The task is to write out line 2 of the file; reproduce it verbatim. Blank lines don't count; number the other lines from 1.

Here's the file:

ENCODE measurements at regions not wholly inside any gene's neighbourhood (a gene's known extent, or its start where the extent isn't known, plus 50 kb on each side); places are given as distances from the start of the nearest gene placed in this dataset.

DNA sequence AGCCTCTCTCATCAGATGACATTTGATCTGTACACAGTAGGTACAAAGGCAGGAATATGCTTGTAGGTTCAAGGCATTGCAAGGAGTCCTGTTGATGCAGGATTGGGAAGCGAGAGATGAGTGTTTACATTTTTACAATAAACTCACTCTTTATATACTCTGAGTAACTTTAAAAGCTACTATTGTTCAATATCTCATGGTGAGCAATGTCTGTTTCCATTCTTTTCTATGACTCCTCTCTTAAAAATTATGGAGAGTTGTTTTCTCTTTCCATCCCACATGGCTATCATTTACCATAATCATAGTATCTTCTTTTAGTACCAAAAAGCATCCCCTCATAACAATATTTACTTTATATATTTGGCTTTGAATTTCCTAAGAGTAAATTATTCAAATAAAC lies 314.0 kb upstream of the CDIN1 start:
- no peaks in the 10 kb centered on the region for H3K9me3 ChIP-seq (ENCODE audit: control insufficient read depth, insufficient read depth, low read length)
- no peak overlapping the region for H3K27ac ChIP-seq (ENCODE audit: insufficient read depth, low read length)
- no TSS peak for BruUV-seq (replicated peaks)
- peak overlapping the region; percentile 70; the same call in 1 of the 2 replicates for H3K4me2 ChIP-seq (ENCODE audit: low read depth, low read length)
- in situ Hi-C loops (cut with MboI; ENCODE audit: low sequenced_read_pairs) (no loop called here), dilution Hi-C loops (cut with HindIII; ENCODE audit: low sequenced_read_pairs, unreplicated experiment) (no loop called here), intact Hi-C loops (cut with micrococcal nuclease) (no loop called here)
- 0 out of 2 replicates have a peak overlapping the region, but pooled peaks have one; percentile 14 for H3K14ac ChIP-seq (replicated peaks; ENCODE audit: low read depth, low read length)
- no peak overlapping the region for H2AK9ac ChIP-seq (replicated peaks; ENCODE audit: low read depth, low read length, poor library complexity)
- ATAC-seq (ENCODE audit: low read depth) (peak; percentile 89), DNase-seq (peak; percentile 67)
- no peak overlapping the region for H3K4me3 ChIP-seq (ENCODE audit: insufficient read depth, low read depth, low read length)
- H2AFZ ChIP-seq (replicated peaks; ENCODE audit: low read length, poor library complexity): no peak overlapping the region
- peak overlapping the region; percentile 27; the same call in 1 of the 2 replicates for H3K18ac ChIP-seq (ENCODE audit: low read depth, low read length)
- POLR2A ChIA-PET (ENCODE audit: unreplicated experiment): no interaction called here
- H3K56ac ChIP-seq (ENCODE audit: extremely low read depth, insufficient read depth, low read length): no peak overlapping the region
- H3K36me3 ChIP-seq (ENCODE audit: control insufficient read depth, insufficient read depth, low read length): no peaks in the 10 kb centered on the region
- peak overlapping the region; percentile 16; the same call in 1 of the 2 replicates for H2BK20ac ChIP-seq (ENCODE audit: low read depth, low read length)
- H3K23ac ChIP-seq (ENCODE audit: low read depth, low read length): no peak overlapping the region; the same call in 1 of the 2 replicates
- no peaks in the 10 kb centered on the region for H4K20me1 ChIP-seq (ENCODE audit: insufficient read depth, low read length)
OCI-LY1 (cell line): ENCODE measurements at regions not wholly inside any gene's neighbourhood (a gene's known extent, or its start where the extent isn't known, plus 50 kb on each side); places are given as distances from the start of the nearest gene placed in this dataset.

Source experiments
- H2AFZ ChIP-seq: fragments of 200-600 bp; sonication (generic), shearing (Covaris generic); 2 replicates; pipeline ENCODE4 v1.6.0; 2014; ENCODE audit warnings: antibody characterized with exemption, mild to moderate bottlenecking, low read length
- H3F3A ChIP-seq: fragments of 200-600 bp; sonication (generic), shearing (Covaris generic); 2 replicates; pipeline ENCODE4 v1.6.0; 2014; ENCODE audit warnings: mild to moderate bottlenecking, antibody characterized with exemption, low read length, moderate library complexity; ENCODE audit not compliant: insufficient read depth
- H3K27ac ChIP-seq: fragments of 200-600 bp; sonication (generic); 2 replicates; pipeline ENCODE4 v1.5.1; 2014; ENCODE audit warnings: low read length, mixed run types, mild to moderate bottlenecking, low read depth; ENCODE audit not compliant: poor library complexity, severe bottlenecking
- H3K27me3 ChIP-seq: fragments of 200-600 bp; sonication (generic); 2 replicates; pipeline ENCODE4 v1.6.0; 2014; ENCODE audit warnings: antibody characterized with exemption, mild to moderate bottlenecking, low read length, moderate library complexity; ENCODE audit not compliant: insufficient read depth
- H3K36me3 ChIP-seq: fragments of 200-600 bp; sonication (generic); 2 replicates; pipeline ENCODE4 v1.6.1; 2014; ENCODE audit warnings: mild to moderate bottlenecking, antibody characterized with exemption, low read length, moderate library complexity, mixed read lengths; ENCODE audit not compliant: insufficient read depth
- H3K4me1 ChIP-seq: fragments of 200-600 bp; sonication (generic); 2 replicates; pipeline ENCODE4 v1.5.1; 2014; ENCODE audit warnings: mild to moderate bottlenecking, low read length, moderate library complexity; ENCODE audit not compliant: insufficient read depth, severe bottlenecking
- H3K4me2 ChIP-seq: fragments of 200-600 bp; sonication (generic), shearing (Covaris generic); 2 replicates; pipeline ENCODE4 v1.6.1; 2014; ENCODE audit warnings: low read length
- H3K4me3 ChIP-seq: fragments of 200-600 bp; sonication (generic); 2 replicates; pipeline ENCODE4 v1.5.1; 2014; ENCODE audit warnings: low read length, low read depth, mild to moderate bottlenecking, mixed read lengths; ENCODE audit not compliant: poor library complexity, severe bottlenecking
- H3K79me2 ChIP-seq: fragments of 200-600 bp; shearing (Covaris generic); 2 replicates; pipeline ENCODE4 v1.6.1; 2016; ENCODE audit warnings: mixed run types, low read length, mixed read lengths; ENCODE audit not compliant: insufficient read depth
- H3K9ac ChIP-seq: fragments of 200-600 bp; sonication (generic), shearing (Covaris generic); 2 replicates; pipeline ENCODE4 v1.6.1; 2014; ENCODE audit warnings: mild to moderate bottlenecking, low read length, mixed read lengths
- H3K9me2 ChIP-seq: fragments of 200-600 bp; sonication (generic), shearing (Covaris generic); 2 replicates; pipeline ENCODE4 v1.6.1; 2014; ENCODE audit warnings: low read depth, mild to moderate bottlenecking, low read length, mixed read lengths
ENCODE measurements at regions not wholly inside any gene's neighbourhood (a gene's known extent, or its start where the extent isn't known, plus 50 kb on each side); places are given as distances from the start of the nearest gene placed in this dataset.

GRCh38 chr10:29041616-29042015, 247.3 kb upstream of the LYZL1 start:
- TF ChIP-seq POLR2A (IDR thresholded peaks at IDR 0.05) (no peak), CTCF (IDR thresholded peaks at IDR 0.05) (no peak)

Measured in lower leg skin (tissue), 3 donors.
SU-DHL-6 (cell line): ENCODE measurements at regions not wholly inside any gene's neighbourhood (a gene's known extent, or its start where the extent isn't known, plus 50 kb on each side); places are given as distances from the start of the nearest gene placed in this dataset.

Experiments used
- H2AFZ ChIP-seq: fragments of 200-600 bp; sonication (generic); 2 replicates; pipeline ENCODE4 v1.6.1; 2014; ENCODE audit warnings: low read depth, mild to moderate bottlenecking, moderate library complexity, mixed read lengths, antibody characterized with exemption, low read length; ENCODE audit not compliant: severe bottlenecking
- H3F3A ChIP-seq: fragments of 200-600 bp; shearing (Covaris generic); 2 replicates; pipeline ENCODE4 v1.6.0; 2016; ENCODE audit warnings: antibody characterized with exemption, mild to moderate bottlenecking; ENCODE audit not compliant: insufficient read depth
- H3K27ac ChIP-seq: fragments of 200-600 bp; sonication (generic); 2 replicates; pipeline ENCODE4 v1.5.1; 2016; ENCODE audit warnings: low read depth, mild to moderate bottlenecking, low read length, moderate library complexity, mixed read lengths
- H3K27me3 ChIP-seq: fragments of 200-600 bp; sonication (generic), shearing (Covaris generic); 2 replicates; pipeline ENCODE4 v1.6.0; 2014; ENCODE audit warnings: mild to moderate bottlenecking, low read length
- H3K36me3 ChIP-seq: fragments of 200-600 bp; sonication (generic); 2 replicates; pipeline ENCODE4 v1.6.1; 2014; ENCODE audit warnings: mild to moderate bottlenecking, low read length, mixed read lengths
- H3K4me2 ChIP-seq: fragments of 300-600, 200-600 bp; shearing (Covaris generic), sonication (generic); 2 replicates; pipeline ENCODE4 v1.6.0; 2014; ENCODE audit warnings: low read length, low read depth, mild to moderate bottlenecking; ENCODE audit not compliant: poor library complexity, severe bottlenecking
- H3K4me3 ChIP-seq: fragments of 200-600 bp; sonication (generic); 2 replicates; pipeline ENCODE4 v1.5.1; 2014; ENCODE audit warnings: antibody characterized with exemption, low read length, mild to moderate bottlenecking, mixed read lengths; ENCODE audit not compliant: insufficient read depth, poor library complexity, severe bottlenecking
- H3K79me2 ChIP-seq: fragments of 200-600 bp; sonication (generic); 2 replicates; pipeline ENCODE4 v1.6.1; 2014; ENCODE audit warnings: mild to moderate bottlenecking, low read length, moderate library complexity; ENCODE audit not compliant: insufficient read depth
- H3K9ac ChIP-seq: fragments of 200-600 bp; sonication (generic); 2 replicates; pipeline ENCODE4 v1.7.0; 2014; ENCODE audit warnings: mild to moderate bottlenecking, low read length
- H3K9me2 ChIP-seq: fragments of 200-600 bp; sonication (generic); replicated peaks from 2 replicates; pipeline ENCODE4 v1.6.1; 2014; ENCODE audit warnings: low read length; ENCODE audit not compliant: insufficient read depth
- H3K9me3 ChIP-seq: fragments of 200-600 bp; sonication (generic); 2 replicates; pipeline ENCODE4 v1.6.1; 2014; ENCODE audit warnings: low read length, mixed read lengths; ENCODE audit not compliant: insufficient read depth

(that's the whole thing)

DNA sequence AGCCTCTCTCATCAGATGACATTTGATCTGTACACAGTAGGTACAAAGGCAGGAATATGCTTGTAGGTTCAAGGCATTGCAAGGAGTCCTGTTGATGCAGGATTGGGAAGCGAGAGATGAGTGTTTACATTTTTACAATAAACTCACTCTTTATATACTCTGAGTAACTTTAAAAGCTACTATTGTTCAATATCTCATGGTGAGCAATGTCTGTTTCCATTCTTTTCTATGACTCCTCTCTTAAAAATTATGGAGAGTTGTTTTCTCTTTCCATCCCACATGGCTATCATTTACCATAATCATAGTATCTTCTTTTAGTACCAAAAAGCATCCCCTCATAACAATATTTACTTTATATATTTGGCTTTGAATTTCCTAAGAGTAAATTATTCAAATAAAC lies 314.0 kb upstream of the CDIN1 start: